In a dataset, income is split up in different groups, e.g. person 1 is in income group 5, person 2 in income group 11 etc. The groups are of unequal size (i.e. group 1: 0 < x < 2500, group 11: 7000 < x < 100000).

I would like to model the edcuation level of a kindergarten child (assuming it depends on parental income). Do I have to use dummy variables for each category or can I, under the assumption of uniform distribution, use midpoints of each group and then use actual income values?

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#### Best Answer

The usual approaches I tend to see are either

(i) to ignore the ordering and treat as nominal categories (thus throwing away a lot of potential information; or

(ii) use scores of some kind, often in a fairly arbitrary fashion (your midpoints would count), in effect *imposing* a lot of information you don't really have.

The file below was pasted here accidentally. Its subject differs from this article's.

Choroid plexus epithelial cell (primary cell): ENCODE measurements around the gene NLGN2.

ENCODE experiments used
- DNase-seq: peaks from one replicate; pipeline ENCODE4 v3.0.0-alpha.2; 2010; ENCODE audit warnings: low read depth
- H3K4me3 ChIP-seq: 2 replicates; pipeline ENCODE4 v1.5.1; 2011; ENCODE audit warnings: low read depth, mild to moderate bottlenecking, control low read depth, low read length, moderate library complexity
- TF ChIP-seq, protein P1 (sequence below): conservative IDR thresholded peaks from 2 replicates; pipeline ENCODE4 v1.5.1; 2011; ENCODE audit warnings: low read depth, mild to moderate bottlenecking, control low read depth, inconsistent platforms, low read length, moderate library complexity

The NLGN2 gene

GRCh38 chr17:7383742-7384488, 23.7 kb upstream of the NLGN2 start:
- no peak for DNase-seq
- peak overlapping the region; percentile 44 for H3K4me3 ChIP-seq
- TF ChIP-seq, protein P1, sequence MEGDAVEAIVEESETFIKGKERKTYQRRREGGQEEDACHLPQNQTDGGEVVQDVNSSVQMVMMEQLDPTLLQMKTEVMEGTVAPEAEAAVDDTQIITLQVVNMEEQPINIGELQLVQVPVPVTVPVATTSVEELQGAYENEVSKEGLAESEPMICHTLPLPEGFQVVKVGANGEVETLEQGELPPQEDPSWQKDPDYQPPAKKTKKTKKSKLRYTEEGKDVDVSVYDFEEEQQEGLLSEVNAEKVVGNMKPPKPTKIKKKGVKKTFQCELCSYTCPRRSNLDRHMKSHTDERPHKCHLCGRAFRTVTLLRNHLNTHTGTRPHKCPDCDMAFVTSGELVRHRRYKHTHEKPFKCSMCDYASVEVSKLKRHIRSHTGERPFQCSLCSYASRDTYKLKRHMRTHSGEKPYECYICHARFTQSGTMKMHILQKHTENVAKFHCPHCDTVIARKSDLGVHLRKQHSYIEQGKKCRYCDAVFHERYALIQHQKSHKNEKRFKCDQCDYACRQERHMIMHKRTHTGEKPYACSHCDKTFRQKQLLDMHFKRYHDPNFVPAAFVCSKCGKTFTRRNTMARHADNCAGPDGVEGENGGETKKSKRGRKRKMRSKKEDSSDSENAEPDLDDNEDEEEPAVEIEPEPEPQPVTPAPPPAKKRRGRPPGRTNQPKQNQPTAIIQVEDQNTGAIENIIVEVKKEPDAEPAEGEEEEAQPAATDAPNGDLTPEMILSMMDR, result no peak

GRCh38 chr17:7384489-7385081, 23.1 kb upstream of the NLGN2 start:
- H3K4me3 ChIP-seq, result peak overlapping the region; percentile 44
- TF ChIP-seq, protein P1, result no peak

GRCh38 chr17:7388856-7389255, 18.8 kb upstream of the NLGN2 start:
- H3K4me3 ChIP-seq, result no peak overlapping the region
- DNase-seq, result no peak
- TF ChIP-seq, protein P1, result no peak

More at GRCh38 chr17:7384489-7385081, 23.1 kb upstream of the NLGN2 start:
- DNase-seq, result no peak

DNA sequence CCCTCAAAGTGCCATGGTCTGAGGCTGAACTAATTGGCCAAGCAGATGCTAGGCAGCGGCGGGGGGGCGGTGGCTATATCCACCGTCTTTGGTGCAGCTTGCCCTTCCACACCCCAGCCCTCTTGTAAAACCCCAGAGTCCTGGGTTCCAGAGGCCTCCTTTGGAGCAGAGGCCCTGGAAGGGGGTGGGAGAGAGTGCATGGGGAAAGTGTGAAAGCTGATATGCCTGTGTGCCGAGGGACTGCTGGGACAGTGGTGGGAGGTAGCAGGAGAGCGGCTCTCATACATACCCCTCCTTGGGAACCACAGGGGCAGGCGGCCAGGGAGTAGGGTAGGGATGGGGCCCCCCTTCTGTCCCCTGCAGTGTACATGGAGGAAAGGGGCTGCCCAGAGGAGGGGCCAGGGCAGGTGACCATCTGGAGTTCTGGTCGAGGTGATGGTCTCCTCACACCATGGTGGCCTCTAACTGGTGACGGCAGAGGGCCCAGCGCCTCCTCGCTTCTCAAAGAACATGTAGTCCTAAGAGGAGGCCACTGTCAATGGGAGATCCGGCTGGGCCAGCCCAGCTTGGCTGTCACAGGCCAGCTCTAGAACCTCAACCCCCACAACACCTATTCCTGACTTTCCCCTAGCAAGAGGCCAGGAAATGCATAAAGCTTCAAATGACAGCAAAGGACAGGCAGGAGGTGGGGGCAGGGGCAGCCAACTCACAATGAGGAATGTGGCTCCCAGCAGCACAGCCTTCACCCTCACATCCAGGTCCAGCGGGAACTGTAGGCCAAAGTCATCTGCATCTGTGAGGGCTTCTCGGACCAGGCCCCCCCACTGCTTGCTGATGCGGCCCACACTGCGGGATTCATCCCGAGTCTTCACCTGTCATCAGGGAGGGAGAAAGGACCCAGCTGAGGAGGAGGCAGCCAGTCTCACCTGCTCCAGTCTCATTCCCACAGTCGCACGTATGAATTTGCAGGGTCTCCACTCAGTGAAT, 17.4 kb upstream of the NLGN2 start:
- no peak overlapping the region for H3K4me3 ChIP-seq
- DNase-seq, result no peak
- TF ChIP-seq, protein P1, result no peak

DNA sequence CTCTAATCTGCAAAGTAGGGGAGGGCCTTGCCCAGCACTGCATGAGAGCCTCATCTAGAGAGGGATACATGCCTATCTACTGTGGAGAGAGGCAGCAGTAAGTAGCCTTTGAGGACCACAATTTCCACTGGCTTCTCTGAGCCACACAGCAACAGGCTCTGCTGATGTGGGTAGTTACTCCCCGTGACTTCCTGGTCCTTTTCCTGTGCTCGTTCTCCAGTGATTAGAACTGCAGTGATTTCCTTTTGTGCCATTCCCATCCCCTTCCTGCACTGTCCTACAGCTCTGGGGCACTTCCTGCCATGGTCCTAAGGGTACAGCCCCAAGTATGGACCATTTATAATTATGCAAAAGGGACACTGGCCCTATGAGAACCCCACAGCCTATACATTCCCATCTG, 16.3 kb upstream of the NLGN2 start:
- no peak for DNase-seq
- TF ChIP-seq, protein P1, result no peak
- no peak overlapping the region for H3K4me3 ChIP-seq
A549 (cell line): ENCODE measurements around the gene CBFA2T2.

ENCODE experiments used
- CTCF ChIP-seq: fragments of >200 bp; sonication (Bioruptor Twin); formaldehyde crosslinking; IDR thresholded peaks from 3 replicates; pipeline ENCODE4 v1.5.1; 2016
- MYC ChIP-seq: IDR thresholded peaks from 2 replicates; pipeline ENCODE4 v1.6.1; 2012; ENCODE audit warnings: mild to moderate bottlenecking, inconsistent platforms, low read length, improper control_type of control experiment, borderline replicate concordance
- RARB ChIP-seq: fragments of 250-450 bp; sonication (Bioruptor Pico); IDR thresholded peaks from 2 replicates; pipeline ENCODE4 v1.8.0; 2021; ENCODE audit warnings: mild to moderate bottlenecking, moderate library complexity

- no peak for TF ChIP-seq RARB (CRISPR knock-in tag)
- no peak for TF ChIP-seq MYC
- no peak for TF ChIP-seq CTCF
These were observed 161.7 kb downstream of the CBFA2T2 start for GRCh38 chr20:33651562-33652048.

Neither is necessarily bad, they both make compromises.

The R package treats ordered factors differently from nominal factors, by fitting orthogonal polynomials to the numbered levels (i.e. it treats their value as 0,1,2 ..), which potentially overcomes the scoring issue; the first few such terms would tend to account for smooth functions of the level, but all possible terms would correspond to the fit of a nominal category (if set up in a somewhat more interpretable way).

Another alternative is to fit some kind of smooth monotonic function (perhaps a monotonic spline, say) to whatever scores you have.

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